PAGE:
Global Value Chains, Productive Development Policies and Job Creation

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2017-12-15

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Abstract

As Latin America’s role in global value chains (GVCs) expands, a new set of issues has emerged regarding how the region can maximize its potential gains from engaging in the global economy. Central to this challenge is how countries can move up the value chain by engaging local firms, assimilating new knowledge and improving employment conditions, with appropriate policies and institutions to facilitate economic, social and environmental upgrading. The various examples of GVC participation in Latin America reviewed in this chapter highlight multiple options that countries could consider in trying to improve their global competitiveness. Several targeted recommendations are provided that highlight what countries in the region can do to improve their positions in GVCs.

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Scholars@Duke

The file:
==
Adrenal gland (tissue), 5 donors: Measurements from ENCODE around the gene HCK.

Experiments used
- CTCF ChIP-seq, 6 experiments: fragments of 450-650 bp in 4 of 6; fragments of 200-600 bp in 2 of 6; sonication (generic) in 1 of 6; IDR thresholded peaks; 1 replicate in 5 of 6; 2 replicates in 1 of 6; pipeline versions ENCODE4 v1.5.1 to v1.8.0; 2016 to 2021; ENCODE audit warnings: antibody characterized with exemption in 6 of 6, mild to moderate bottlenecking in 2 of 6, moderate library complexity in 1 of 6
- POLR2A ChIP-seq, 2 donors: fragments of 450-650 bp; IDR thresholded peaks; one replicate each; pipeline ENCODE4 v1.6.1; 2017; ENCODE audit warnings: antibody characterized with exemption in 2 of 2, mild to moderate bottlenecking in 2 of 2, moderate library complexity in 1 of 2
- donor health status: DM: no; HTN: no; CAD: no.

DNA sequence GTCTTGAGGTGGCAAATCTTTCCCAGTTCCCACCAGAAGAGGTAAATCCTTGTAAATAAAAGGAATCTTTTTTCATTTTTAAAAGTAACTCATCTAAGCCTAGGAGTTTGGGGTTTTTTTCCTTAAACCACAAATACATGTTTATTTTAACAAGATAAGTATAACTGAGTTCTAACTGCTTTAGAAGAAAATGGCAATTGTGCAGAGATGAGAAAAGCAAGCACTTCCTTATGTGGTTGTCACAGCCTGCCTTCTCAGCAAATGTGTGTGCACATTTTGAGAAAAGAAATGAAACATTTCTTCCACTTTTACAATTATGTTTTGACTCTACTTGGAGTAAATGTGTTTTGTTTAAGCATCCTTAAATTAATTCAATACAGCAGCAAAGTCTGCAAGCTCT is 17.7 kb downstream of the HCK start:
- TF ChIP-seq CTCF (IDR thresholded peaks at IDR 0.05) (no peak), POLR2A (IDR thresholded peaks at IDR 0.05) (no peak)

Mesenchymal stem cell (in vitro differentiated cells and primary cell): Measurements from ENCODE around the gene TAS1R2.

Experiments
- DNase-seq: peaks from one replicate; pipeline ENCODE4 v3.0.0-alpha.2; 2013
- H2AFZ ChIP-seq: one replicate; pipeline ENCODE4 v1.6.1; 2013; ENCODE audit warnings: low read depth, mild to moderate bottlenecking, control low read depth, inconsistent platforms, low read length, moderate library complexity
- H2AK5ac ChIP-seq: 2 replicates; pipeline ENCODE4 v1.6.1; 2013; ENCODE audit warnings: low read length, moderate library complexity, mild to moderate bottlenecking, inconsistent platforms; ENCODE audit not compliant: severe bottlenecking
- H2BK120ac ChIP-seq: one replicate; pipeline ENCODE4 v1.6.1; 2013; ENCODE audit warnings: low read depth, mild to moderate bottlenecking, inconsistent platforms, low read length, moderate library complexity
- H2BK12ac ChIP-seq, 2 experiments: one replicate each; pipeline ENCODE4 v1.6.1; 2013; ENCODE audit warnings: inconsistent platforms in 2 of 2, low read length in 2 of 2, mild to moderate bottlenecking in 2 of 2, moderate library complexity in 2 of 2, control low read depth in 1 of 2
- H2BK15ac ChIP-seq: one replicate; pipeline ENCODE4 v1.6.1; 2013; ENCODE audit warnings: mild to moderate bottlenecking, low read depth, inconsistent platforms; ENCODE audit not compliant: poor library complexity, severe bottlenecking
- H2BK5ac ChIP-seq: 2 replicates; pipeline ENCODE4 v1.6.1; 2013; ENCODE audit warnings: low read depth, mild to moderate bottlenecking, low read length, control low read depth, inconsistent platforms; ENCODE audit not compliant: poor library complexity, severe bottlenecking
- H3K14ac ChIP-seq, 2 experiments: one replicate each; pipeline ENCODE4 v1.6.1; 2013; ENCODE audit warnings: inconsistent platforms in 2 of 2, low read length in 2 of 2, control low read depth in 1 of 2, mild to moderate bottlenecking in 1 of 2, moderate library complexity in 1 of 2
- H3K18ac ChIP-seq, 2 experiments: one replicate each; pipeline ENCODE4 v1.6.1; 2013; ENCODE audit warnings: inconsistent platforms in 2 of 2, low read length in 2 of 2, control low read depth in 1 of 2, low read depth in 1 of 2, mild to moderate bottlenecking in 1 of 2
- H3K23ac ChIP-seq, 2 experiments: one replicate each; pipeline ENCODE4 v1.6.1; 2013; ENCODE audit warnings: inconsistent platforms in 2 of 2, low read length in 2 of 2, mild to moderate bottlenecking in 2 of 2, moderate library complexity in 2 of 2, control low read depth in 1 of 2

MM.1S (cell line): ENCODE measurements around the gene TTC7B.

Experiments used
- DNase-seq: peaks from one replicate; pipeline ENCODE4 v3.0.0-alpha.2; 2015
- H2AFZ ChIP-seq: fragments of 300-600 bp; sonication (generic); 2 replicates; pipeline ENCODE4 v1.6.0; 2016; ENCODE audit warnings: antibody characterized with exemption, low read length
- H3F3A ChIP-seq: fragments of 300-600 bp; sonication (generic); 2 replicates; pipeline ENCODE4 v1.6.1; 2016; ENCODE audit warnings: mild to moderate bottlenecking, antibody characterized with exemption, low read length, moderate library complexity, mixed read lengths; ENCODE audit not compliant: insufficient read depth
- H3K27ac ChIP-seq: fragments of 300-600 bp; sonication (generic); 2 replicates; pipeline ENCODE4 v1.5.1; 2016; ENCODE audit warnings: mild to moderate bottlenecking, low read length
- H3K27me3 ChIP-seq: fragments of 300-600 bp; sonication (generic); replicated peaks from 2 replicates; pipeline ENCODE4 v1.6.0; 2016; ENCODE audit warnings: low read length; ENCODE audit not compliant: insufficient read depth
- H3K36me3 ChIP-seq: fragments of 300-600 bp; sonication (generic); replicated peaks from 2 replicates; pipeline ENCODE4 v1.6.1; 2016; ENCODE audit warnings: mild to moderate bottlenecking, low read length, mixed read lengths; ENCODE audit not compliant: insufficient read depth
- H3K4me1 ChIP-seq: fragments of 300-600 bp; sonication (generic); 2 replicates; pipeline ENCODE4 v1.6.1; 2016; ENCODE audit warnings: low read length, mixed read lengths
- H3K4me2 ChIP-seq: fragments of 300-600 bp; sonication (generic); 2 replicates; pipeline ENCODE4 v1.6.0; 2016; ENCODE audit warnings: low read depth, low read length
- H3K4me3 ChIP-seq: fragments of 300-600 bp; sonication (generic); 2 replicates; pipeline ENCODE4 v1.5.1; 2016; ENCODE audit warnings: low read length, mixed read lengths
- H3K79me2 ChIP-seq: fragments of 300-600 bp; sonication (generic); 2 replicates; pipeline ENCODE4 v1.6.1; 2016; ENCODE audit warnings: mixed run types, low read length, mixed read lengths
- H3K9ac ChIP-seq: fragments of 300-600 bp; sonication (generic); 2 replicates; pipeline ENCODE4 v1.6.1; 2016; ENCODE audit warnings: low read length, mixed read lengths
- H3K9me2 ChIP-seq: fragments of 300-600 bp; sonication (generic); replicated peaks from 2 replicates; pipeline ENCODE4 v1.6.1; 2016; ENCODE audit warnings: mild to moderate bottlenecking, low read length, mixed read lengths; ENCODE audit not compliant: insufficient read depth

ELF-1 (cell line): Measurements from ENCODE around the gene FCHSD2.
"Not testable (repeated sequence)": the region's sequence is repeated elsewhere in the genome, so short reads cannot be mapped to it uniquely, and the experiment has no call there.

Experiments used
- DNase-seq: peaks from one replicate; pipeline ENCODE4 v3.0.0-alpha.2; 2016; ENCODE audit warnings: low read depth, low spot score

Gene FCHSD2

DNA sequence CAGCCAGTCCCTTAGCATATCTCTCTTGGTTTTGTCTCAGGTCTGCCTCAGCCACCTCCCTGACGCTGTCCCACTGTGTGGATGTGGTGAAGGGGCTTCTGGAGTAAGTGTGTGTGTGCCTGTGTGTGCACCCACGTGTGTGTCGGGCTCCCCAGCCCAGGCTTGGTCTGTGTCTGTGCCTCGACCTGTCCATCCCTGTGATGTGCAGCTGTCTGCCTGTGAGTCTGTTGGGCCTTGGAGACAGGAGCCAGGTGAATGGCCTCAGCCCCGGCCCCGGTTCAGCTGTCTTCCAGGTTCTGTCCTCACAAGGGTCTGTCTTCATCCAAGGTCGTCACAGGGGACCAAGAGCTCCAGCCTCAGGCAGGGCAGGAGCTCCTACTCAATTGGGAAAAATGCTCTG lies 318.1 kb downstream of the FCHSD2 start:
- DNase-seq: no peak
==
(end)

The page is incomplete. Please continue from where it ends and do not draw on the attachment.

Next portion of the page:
Gereffi

Gary Gereffi

Professor Emeritus of Sociology

Gary Gereffi is Emeritus Professor of Sociology and Director of the Global Value Chains Center at Duke University (https://gvcc.duke.edu/).  He has published over a dozen books and numerous articles on globalization, industrial upgrading, and social and economic development, and he is one of the originators of the global value chains framework.  His most recent books are:  Handbook on Global Value Chains (co-edited by Stefano Ponte, Gary Gereffi and Gale Raj-Reichert), Cheltenham, UK: Edward Elgar Publishing. 2019); and Global Value Chains and Development: Redefining the Contours of 21st Century Capitalism (Cambridge University Press, 2018).  Current projects include:  (1) the impact of U.S. protectionism on jobs and regional trade agreements; (2) evaluating how the digital economy and Industry 4.0 are likely to affect international business strategies and industrial upgrading; and (3) shifting regional interdependencies in East Asia and North America, with a focus on China, South Korea and Mexico vis-à-vis the United States.


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